Solar Power Without Semiconductor Solar Cells? New Physics Discovery Says Maybe, Someday
This may not solve our immediate need for more renewable energy, but it certainly is a fascinating to contemplate what this discovery may bring. Researchers from the University of Michigan have discovered a magnetic effect of light that could one day lead to solar power without semiconductor-based solar cells. Again, this is a long way off from implementation in a product, but it goes something like this: What the scientists discovered is that when light travels through a material than doesn't conduct electricity, if the conditions are right a magnetic effect 100 million times stronger than expected is created. The resultant magnetic effect is equivalent to a strong electric effect.
When are those conditions right? The material can't conduct electricity and the light has to be focused to an intensity of 10 million watts per square centimeter--which is actually more intense than can be achieved by sunlight alone.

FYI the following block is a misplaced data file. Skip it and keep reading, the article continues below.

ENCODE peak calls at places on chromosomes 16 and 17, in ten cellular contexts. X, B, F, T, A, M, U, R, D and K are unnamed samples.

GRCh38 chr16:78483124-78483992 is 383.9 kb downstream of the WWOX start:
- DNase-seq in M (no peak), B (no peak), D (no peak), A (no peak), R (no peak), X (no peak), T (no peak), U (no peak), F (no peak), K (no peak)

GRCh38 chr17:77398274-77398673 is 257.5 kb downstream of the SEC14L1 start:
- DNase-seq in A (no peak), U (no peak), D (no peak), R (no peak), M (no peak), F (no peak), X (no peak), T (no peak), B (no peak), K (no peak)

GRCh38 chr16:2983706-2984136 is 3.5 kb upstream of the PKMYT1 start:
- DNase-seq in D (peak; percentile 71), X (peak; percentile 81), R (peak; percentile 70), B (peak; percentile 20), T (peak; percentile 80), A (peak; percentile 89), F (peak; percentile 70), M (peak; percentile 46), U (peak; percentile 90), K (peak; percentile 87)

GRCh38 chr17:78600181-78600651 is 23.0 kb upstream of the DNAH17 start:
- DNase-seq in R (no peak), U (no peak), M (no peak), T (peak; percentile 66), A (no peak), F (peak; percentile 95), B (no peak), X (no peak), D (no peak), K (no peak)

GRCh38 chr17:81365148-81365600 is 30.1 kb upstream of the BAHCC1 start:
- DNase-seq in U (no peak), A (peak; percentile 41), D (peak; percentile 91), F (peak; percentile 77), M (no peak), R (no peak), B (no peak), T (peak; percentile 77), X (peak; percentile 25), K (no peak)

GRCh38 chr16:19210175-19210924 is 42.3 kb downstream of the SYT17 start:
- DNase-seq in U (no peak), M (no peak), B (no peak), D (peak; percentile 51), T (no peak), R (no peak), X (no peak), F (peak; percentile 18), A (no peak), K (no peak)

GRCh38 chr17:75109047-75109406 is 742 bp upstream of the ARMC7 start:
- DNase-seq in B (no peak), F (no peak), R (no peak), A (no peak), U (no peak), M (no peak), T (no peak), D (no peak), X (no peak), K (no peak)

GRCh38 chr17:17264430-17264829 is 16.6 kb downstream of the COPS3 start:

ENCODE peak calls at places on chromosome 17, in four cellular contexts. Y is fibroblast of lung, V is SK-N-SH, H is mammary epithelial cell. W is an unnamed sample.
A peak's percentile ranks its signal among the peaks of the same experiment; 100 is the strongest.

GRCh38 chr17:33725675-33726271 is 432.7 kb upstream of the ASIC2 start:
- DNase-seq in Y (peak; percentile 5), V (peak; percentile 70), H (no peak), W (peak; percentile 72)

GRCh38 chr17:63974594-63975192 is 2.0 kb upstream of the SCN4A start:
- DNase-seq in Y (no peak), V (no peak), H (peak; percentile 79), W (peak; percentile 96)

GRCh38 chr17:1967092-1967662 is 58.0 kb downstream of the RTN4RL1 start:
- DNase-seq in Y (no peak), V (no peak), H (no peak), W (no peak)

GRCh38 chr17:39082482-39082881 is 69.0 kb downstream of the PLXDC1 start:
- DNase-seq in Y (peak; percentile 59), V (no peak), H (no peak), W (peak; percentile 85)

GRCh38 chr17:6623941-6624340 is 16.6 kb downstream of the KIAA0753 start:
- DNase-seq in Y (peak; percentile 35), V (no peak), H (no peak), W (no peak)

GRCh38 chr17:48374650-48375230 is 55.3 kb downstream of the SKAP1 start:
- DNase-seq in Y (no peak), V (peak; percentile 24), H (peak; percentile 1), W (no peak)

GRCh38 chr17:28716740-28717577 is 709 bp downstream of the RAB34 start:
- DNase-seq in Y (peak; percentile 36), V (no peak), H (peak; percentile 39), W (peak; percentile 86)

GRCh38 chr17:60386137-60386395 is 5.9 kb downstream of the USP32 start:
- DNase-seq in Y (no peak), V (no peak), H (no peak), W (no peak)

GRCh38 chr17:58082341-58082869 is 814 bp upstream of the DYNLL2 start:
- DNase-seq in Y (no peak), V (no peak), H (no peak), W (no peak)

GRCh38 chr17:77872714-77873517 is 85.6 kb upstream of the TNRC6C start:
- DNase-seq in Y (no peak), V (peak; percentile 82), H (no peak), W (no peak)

Professor Stephen Rand quoted in Physorg on the future implications of the discovery:
This could lead to a new kind of solar cell without semiconductors and without absorption to produce charge separation. In solar cells, the light goes into a material, gets absorbed and creates heat. Here, we expect to have a very low heat load. Instead of the light being absorbed, energy is stored in the magnetic moment. Intense magnetization can be induced by intense light and then it is ultimately capable of providing a capacitive power source.
Read more: Physorg
The original research was published in the Journal of Applied Physics
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